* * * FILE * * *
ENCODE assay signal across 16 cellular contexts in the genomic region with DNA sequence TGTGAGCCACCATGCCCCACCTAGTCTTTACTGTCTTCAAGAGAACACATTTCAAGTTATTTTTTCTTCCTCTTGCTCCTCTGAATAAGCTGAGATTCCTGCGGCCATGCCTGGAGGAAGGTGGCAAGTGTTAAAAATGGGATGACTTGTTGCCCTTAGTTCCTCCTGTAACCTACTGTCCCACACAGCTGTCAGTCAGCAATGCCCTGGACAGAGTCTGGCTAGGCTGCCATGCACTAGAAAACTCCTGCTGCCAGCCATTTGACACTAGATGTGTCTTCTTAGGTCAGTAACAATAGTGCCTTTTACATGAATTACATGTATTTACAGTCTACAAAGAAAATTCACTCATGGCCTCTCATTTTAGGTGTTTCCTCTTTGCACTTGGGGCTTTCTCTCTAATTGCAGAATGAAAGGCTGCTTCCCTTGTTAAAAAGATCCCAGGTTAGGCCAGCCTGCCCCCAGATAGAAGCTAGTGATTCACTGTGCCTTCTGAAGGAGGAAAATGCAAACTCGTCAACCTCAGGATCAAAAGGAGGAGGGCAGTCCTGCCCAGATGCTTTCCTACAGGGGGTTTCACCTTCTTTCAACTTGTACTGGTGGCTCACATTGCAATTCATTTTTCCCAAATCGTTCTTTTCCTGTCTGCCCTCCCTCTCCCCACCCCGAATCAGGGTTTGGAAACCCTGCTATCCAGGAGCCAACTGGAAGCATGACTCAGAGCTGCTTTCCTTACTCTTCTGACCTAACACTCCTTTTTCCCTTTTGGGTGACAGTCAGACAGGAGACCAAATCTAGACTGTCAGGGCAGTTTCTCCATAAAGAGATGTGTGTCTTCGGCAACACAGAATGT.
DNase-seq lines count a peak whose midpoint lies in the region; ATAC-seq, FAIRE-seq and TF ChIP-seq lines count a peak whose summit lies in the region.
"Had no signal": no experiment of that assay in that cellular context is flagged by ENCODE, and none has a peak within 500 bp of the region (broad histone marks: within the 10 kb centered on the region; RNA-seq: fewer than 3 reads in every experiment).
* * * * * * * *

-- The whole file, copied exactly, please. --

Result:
ENCODE assay signal across 16 cellular contexts in the genomic region with DNA sequence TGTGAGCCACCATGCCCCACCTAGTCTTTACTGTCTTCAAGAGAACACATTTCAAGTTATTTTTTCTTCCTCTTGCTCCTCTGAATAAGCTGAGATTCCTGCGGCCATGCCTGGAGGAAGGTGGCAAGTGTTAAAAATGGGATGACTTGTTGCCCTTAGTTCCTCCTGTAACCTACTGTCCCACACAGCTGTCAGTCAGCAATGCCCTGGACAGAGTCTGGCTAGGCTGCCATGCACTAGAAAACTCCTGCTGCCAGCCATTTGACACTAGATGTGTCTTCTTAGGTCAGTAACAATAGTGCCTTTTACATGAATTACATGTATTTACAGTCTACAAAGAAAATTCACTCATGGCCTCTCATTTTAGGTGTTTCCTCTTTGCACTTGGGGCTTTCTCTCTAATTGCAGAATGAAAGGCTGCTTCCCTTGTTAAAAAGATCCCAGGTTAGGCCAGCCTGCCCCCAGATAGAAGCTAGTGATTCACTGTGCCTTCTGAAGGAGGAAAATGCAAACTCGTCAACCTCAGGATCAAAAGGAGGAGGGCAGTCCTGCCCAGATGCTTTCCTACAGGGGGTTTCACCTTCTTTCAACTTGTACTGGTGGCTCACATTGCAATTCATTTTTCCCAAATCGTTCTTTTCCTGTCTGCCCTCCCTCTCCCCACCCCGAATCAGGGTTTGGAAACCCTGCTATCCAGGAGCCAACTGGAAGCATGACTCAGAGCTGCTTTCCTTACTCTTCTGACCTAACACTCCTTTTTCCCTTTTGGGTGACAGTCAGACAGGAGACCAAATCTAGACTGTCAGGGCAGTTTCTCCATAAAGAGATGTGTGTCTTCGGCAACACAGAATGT.
DNase-seq lines count a peak whose midpoint lies in the region; ATAC-seq, FAIRE-seq and TF ChIP-seq lines count a peak whose summit lies in the region.
"Had no signal": no experiment of that assay in that cellular context is flagged by ENCODE, and none has a peak within 500 bp of the region (broad histone marks: within the 10 kb centered on the region; RNA-seq: fewer than 3 reads in every experiment).